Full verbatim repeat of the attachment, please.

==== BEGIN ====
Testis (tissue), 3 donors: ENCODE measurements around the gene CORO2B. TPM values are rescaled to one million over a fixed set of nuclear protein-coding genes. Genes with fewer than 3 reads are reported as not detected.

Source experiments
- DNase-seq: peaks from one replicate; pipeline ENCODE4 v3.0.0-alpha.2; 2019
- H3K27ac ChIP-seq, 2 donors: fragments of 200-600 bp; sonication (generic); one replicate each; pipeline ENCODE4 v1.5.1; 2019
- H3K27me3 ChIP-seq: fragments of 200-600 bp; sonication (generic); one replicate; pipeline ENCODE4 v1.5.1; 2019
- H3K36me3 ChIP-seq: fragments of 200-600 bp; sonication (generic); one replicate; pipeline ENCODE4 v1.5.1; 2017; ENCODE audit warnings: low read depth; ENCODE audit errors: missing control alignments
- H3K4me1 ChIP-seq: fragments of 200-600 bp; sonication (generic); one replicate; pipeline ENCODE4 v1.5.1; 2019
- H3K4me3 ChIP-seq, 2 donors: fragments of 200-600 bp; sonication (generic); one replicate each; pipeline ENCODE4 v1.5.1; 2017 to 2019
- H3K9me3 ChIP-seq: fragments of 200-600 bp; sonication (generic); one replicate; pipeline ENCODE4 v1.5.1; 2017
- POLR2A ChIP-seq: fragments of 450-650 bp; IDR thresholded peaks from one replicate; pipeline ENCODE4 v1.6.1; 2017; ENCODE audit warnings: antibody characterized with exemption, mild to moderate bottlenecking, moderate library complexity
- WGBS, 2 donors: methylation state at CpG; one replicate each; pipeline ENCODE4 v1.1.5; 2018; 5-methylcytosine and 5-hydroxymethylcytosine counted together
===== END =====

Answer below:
Testis (tissue), 3 donors: ENCODE measurements around the gene CORO2B. TPM values are rescaled to one million over a fixed set of nuclear protein-coding genes. Genes with fewer than 3 reads are reported as not detected.

Source experiments
- DNase-seq: peaks from one replicate; pipeline ENCODE4 v3.0.0-alpha.2; 2019
- H3K27ac ChIP-seq, 2 donors: fragments of 200-600 bp; sonication (generic); one replicate each; pipeline ENCODE4 v1.5.1; 2019
- H3K27me3 ChIP-seq: fragments of 200-600 bp; sonication (generic); one replicate; pipeline ENCODE4 v1.5.1; 2019
- H3K36me3 ChIP-seq: fragments of 200-600 bp; sonication (generic); one replicate; pipeline ENCODE4 v1.5.1; 2017; ENCODE audit warnings: low read depth; ENCODE audit errors: missing control alignments
- H3K4me1 ChIP-seq: fragments of 200-600 bp; sonication (generic); one replicate; pipeline ENCODE4 v1.5.1; 2019
- H3K4me3 ChIP-seq, 2 donors: fragments of 200-600 bp; sonication (generic); one replicate each; pipeline ENCODE4 v1.5.1; 2017 to 2019
- H3K9me3 ChIP-seq: fragments of 200-600 bp; sonication (generic); one replicate; pipeline ENCODE4 v1.5.1; 2017
- POLR2A ChIP-seq: fragments of 450-650 bp; IDR thresholded peaks from one replicate; pipeline ENCODE4 v1.6.1; 2017; ENCODE audit warnings: antibody characterized with exemption, mild to moderate bottlenecking, moderate library complexity
- WGBS, 2 donors: methylation state at CpG; one replicate each; pipeline ENCODE4 v1.1.5; 2018; 5-methylcytosine and 5-hydroxymethylcytosine counted together